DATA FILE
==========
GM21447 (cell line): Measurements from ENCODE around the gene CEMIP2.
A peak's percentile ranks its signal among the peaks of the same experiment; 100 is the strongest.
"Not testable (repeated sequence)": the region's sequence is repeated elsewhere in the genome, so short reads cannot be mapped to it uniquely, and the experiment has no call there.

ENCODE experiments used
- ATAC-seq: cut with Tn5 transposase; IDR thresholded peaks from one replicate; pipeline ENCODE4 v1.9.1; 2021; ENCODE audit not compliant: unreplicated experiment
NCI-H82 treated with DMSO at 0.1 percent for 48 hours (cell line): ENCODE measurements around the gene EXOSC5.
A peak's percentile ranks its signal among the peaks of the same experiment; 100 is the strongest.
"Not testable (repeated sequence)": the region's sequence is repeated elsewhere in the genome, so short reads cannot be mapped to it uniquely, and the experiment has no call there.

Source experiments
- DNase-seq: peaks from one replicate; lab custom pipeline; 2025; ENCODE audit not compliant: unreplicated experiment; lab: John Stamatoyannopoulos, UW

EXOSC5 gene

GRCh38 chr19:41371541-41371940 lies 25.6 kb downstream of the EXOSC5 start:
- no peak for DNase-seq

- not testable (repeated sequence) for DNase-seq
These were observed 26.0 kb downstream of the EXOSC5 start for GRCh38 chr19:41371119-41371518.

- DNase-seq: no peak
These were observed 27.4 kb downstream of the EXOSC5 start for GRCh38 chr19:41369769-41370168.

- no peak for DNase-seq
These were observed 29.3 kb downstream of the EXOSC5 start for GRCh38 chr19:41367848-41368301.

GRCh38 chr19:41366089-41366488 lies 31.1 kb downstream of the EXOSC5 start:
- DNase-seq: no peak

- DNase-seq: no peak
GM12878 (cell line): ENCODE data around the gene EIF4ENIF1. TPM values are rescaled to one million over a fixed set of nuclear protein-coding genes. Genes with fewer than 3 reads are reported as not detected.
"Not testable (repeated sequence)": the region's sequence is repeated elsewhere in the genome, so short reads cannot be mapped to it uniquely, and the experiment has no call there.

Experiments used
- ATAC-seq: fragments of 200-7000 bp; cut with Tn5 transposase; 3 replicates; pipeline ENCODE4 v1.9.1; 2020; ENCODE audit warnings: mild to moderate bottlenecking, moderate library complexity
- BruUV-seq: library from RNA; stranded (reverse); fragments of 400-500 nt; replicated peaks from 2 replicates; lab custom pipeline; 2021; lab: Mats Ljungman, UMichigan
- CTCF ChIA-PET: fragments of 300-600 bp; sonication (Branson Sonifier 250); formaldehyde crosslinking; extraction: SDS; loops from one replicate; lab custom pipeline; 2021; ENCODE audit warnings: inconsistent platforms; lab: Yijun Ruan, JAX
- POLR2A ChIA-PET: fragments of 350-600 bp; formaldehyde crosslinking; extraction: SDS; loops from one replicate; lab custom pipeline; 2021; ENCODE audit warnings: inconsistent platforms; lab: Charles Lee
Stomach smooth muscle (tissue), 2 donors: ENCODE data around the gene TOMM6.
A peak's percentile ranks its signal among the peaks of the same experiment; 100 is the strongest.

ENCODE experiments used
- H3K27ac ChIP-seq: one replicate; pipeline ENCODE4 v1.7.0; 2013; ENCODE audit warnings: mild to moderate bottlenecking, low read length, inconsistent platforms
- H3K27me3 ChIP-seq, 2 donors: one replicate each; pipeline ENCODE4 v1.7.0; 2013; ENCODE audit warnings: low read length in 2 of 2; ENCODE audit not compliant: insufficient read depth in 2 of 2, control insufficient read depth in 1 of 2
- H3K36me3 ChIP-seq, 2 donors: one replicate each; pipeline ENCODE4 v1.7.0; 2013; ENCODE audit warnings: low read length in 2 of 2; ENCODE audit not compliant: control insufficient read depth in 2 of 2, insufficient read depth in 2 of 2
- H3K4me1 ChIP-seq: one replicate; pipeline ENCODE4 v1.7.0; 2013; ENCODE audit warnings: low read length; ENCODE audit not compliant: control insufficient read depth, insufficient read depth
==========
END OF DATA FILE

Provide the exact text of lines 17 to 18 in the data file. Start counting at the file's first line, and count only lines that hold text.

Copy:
These were observed 27.4 kb downstream of the EXOSC5 start for GRCh38 chr19:41369769-41370168.

- no peak for DNase-seq